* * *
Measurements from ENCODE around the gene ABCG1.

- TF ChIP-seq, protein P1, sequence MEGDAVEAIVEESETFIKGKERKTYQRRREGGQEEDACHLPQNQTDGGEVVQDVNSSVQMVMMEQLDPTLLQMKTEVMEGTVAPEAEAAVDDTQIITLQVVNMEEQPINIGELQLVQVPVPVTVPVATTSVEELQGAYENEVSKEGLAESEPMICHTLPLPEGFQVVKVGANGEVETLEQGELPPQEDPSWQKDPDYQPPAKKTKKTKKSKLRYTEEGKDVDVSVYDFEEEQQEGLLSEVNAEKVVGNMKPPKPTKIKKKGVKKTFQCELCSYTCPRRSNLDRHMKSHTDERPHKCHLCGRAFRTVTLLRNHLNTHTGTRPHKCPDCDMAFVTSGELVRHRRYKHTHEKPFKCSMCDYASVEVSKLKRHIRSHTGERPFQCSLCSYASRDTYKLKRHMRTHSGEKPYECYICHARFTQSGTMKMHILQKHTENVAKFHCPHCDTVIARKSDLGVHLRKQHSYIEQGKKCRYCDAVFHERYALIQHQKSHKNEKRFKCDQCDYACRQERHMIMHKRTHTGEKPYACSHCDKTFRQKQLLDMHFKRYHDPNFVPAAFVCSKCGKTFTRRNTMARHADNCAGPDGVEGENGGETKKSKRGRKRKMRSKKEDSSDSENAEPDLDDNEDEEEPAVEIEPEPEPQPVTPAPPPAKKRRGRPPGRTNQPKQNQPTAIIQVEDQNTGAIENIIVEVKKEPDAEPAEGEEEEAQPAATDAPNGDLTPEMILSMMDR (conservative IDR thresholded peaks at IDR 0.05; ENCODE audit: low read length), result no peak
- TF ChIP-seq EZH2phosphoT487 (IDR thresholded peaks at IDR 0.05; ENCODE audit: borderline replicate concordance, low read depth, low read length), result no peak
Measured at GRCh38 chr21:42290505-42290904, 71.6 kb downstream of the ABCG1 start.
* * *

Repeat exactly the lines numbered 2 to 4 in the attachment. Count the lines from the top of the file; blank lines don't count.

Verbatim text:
- TF ChIP-seq, protein P1, sequence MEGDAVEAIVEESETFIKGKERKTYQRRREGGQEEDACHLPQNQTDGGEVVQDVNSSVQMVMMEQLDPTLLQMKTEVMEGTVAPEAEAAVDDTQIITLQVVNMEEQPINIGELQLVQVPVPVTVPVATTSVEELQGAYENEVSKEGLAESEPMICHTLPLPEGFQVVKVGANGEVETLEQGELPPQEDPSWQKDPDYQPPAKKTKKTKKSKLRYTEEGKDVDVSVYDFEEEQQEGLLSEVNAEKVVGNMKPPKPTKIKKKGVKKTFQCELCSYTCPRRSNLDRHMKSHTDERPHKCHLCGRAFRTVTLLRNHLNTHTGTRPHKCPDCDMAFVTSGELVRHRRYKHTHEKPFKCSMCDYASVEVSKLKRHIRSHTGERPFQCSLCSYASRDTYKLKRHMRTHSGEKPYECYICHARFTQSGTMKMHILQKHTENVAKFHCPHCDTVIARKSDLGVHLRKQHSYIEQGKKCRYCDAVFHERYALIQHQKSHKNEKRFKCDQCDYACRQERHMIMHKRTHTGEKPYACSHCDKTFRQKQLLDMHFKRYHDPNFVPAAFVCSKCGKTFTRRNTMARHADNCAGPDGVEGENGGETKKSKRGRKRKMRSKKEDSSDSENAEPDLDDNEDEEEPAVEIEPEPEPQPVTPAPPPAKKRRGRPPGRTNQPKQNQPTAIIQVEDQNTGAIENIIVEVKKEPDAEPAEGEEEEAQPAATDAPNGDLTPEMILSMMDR (conservative IDR thresholded peaks at IDR 0.05; ENCODE audit: low read length), result no peak
- TF ChIP-seq EZH2phosphoT487 (IDR thresholded peaks at IDR 0.05; ENCODE audit: borderline replicate concordance, low read depth, low read length), result no peak
Measured at GRCh38 chr21:42290505-42290904, 71.6 kb downstream of the ABCG1 start.